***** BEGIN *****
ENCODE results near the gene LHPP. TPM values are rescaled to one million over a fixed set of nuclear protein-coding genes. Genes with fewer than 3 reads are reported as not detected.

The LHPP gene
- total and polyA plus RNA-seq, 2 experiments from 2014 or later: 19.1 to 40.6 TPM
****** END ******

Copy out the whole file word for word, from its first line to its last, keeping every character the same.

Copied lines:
ENCODE results near the gene LHPP. TPM values are rescaled to one million over a fixed set of nuclear protein-coding genes. Genes with fewer than 3 reads are reported as not detected.

The LHPP gene
- total and polyA plus RNA-seq, 2 experiments from 2014 or later: 19.1 to 40.6 TPM